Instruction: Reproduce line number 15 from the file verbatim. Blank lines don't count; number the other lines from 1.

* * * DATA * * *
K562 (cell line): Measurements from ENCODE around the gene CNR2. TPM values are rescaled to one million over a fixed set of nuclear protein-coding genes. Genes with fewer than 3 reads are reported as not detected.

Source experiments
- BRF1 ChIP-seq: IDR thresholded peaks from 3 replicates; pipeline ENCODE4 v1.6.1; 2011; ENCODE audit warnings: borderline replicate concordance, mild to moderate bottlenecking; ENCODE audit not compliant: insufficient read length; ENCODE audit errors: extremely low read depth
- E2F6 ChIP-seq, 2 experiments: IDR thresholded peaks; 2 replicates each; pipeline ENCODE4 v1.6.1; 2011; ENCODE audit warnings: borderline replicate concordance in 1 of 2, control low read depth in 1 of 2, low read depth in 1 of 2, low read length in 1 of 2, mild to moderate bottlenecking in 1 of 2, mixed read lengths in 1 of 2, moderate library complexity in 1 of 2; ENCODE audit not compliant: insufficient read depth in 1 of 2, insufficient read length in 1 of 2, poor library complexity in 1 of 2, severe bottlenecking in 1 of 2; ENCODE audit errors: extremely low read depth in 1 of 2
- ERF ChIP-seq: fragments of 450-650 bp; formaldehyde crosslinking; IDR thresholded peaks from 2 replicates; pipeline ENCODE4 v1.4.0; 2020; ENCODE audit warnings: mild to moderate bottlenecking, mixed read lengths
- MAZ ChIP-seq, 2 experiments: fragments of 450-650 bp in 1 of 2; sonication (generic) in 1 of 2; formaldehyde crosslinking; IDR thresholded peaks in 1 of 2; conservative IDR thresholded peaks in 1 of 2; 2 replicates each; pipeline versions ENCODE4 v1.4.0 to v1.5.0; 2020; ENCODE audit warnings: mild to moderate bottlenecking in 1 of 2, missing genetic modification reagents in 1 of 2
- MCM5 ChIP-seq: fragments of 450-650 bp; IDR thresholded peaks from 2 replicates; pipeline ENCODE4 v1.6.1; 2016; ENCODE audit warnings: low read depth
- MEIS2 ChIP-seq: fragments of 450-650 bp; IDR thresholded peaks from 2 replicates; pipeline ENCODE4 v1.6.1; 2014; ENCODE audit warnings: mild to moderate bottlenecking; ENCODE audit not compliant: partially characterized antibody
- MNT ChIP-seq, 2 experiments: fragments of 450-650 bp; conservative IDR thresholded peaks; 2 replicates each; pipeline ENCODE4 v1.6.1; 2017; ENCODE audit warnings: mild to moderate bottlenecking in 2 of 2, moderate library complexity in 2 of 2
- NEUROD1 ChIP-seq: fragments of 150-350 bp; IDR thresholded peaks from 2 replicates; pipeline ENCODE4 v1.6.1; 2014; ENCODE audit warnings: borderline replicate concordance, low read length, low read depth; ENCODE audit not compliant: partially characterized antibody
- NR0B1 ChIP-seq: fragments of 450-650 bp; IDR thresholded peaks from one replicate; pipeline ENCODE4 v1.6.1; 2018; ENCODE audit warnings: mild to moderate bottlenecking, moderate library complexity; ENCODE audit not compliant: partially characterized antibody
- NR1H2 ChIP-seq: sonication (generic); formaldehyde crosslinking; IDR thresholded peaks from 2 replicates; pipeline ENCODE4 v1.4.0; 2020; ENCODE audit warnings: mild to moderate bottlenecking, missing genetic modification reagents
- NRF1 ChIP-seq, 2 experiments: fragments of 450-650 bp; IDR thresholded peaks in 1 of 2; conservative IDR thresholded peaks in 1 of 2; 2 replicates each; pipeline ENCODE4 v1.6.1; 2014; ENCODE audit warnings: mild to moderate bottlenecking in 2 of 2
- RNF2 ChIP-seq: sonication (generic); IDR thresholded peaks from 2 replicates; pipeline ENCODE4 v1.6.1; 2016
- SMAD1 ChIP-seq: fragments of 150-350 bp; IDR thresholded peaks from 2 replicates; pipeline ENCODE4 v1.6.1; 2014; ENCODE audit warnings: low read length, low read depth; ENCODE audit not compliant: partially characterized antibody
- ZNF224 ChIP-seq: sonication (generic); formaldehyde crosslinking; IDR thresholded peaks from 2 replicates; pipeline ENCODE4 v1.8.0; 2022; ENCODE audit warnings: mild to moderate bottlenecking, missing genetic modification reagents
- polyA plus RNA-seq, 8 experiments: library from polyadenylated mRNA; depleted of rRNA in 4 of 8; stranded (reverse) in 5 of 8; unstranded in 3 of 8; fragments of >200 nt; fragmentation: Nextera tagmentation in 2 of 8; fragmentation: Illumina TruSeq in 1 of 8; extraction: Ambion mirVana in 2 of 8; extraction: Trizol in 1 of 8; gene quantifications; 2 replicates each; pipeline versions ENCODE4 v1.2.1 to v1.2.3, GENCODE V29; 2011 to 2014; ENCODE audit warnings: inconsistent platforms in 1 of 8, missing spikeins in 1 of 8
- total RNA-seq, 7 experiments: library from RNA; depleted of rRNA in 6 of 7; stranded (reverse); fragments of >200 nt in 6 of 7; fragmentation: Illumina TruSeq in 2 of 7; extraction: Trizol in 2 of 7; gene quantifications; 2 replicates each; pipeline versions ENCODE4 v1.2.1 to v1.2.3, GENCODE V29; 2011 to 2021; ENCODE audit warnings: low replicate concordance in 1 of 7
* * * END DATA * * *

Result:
- SMAD1 ChIP-seq: fragments of 150-350 bp; IDR thresholded peaks from 2 replicates; pipeline ENCODE4 v1.6.1; 2014; ENCODE audit warnings: low read length, low read depth; ENCODE audit not compliant: partially characterized antibody